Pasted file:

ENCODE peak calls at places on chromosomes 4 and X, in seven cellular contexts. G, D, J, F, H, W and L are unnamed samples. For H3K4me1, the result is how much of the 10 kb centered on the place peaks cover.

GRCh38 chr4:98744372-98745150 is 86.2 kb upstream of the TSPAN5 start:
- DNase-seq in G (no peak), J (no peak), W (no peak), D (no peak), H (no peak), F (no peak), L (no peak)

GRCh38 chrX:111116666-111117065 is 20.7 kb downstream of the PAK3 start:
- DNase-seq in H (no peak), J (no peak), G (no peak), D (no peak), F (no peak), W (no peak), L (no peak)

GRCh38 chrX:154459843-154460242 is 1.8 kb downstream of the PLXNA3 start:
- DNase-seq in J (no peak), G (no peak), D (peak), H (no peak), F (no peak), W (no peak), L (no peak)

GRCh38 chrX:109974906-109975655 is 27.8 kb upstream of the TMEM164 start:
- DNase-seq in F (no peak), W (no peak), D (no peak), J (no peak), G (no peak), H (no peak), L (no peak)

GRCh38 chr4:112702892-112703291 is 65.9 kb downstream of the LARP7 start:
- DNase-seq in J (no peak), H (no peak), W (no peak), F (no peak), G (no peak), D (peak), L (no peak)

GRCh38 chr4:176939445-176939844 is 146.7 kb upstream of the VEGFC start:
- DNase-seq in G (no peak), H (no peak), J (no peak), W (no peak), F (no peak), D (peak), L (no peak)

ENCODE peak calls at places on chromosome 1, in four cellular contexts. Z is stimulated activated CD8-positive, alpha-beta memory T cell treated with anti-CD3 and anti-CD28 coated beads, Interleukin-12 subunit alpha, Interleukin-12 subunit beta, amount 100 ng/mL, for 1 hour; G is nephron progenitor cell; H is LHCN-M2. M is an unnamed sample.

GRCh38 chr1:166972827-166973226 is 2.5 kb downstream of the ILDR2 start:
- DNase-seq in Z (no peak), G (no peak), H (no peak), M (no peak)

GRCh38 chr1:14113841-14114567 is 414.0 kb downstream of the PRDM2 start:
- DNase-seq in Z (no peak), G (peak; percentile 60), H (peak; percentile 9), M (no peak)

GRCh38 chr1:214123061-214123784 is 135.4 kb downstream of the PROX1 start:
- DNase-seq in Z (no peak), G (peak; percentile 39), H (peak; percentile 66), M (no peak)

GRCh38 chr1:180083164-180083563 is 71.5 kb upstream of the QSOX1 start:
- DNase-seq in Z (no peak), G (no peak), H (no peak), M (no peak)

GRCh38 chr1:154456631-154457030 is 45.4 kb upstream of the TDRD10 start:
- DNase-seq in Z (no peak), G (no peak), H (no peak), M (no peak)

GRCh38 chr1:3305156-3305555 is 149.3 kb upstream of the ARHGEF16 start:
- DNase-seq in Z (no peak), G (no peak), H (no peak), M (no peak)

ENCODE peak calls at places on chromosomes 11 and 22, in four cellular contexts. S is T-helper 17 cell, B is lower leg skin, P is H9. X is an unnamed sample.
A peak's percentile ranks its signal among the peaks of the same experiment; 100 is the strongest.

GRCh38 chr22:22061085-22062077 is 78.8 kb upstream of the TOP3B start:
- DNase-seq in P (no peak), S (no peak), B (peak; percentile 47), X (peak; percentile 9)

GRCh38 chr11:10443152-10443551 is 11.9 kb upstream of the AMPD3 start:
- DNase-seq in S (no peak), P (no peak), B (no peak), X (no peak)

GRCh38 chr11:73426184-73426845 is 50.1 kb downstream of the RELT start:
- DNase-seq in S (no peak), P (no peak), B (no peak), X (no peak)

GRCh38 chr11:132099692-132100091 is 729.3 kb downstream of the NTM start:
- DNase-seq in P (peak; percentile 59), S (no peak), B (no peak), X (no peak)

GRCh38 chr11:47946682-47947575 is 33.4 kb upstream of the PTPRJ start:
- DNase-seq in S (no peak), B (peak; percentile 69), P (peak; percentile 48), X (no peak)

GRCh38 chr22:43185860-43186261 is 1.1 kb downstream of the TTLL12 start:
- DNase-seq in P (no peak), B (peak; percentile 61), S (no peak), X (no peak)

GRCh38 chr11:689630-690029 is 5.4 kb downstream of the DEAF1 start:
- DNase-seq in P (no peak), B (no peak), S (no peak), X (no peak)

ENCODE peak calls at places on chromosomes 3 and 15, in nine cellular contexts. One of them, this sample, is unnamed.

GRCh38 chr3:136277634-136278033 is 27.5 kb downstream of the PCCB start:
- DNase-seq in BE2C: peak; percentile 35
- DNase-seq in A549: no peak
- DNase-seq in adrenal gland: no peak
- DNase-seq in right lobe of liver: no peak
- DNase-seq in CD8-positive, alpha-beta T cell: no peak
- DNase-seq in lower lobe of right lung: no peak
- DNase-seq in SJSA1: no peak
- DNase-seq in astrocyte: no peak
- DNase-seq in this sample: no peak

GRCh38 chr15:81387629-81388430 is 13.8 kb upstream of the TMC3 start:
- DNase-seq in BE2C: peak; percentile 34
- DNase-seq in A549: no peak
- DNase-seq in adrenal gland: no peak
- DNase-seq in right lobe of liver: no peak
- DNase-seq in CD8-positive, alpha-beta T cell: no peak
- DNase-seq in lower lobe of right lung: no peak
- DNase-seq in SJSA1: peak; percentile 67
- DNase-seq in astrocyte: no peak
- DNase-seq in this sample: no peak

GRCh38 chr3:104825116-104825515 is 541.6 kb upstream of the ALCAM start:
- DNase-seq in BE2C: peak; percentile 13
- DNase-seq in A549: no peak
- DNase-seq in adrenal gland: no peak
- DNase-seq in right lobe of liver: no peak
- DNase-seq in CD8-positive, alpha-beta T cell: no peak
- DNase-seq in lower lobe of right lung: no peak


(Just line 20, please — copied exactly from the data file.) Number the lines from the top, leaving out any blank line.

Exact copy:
- DNase-seq in Z (no peak), G (peak; percentile 39), H (peak; percentile 66), M (no peak)